**Purpose of Cross Validation**

Suppose we have a model with one or more unknown parameters, and a data set to which the model can be fit (the training data set). The fitting process optimizes the model parameters to make the model fit the training data as well as possible. If we then take an independent sample of validation data from the same population as the training data, it will generally turn out that the model does not fit the validation data as well as it fits the training data. This is called overfitting, and is particularly likely to happen when the size of the training data set is small, or when the number of parameters in the model is large. Cross-validation is a way to predict the fit of a model to a hypothetical validation set when an explicit validation set is not available.

Linear regression provides a simple illustration of overfitting. In linear regression we have real *response values* *Y*_{1}, ..., *Y _{n}*, and vector

*covariates*

*X*

_{1}, ...,

*X*. We can use least squares to fit a hyperplane

_{p}*a*+

*b*

_{1}

*X*

_{1}+ ... +

*b*

_{p}

*X*

_{p}between the

*Y*and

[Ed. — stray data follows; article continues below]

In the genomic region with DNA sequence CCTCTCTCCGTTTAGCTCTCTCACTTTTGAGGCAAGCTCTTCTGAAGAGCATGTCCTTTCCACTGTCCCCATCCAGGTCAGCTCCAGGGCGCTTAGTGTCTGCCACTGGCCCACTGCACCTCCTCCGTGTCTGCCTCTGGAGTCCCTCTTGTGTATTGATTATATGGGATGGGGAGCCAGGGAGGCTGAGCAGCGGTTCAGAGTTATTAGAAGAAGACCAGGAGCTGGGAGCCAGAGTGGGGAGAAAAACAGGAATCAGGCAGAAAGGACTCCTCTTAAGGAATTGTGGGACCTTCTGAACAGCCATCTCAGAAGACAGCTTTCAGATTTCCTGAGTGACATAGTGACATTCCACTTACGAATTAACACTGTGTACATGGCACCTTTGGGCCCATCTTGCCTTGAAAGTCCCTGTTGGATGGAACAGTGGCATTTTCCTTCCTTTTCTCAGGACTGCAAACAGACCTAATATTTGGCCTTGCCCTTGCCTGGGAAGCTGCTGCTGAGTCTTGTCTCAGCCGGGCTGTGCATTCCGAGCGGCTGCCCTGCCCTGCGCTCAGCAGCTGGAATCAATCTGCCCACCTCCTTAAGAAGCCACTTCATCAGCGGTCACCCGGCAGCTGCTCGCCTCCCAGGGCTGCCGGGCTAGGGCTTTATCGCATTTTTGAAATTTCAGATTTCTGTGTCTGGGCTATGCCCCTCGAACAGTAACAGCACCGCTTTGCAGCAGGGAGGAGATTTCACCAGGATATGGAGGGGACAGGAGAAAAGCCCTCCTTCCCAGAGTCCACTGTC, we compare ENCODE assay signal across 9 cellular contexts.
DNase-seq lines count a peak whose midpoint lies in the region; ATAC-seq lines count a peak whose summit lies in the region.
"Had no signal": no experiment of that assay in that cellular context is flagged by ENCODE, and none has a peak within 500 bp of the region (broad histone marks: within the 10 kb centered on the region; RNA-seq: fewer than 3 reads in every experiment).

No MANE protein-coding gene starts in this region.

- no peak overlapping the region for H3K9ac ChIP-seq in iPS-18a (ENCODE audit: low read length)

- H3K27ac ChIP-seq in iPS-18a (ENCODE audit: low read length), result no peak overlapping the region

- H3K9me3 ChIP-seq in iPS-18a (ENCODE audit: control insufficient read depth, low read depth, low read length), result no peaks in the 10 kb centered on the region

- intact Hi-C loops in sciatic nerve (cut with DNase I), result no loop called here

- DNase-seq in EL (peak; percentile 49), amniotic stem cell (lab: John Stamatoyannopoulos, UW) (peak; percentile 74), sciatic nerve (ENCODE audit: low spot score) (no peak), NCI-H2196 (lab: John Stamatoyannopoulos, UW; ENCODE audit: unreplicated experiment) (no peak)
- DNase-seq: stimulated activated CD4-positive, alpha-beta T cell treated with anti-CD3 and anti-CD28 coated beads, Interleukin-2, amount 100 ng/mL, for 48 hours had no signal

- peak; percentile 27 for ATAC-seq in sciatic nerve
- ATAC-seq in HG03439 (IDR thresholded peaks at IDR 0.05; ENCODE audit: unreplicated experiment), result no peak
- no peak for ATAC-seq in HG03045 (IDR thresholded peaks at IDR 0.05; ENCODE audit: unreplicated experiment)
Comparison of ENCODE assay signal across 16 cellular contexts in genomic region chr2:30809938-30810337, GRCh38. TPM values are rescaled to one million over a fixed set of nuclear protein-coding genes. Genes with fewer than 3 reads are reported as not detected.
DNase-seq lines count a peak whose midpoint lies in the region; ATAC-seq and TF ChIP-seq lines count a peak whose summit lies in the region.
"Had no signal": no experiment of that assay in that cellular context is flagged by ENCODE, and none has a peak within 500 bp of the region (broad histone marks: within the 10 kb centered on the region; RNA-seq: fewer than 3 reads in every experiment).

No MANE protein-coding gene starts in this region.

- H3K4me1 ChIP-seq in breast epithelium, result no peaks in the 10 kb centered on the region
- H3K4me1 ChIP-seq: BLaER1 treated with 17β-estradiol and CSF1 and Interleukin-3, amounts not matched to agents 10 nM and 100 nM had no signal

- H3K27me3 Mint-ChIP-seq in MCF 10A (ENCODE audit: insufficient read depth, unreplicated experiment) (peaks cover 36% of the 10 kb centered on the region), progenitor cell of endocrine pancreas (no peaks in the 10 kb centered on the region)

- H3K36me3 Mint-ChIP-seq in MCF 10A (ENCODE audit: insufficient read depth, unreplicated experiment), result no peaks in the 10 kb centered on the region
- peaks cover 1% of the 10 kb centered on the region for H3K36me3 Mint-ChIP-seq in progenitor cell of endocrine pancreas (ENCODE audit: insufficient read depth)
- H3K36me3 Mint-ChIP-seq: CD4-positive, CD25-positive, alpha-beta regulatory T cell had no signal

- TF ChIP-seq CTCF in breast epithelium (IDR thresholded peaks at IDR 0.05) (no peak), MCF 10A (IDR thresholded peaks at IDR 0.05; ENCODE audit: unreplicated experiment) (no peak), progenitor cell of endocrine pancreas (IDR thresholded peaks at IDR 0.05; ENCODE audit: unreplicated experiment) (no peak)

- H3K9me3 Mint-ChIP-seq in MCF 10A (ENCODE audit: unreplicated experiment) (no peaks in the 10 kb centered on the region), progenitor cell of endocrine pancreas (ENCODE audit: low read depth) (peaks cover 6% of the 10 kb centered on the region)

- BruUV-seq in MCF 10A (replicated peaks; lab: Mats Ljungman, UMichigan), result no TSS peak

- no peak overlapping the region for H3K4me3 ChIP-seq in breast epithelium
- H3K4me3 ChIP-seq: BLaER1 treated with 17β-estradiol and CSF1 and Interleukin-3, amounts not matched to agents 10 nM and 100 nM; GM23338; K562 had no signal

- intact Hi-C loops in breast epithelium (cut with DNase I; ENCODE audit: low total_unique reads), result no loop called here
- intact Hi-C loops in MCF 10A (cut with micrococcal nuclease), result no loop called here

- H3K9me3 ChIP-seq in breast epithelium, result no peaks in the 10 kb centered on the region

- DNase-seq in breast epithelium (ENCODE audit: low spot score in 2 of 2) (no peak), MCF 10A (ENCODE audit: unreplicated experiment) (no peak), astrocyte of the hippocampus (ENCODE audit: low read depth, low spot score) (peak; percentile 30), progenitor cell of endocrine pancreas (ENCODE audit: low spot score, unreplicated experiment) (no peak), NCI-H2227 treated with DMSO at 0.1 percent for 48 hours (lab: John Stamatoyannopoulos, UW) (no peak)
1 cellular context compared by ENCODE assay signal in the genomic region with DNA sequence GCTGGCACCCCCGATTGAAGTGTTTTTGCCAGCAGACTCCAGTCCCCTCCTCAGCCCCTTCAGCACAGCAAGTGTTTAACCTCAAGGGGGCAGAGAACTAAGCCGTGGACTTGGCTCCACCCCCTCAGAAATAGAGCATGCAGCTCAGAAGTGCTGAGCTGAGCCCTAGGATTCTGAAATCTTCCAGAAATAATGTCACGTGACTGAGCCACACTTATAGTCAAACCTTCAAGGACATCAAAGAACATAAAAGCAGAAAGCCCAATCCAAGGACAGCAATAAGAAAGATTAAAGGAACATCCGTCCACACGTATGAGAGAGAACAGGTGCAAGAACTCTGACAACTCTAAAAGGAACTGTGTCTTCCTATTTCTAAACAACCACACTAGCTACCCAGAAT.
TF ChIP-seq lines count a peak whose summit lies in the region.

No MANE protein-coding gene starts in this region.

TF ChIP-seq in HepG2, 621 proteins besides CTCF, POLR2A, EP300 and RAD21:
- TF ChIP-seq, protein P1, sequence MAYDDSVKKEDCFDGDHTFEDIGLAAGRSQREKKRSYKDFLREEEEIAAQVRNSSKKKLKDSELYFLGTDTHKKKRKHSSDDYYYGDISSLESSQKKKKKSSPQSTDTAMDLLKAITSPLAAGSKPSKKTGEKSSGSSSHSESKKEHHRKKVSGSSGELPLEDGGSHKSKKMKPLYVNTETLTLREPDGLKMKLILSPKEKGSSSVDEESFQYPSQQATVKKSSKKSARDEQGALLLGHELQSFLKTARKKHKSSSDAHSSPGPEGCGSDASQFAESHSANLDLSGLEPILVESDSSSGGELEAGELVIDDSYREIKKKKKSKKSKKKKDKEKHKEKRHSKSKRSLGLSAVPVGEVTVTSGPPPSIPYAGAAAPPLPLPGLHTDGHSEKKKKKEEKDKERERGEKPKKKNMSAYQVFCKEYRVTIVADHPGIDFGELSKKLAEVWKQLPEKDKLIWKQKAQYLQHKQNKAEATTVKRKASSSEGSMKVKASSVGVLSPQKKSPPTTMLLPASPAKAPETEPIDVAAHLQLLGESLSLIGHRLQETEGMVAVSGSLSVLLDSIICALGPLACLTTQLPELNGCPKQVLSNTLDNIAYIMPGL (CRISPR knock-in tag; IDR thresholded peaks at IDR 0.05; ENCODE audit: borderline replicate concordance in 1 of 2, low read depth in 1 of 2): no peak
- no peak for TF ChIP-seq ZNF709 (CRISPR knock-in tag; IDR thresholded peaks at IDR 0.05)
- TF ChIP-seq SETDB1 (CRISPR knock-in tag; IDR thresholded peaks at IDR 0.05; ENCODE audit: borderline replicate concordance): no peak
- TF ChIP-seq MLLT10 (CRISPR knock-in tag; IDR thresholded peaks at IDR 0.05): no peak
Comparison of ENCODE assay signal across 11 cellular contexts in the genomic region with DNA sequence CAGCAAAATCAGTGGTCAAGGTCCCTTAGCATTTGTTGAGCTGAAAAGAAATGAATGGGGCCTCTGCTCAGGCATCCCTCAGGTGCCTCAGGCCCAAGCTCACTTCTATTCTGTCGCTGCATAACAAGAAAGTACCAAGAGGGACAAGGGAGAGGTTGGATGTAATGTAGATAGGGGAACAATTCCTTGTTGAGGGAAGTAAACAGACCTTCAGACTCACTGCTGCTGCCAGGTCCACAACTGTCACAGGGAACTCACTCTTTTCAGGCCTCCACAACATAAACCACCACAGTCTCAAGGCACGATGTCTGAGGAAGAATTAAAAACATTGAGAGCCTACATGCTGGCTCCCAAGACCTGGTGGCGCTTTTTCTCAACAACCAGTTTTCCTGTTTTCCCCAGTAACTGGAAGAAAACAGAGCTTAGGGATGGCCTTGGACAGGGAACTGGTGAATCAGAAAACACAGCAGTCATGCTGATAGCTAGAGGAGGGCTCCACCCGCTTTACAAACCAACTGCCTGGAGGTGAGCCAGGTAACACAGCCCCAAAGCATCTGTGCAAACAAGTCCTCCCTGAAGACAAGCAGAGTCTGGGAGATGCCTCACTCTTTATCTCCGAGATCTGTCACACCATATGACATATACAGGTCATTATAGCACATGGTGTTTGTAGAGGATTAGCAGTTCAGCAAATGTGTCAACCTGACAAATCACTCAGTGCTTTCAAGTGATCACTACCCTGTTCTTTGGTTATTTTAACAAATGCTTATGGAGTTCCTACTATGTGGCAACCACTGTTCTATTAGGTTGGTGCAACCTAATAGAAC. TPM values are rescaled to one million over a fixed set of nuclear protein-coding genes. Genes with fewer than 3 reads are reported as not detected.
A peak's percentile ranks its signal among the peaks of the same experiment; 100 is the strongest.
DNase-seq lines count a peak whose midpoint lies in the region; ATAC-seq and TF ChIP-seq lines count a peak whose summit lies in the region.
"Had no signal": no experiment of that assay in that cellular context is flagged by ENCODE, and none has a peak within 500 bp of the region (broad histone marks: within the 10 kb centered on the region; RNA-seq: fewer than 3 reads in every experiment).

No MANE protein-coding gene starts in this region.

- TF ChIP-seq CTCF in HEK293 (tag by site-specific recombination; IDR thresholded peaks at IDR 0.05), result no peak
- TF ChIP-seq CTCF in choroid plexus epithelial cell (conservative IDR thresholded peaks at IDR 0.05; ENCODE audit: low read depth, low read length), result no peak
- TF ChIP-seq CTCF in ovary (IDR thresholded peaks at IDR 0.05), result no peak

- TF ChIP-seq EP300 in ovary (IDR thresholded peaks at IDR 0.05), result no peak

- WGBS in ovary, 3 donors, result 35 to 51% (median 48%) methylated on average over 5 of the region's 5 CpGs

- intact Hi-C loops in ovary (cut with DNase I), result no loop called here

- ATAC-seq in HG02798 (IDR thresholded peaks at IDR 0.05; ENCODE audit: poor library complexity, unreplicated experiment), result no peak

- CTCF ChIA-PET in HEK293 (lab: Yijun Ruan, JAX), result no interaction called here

*X*data, and then assess the fit using the mean squared error (MSE)

where *X _{ji}* is the value of variable

*X*corresponding to the

_{j}*i*th response value

*Y*.

_{i}It can be shown under mild assumptions that the expected value of the MSE for the training set is (*n* − *p* − 1)/(*n* + *p* + 1) < 1 times the expected value of the MSE for the validation set (the expected value is taken over the distribution of training sets). Thus if we fit the model and compute the MSE on the training set, we will get an optimistically biased assessment of how well the model will fit an independent data set. This biased estimate is called the *in-sample* estimate of the fit, whereas the cross-validation estimate is an *out-of-sample* estimate.

Since in linear regression it is possible to directly compute the factor (*n* − *p* − 1)/(*n* + *p* + 1) by which the training MSE underestimates the validation MSE, cross-validation is not practically useful in that setting. However in most other regression procedures (e.g. logistic regression), there is no simple formula to make this adjustment. Cross-validation is a generally applicable way to predict the performance of a model on a validation set using computation in place of mathematical analysis.

Read more about this topic: Cross-validation (statistics)

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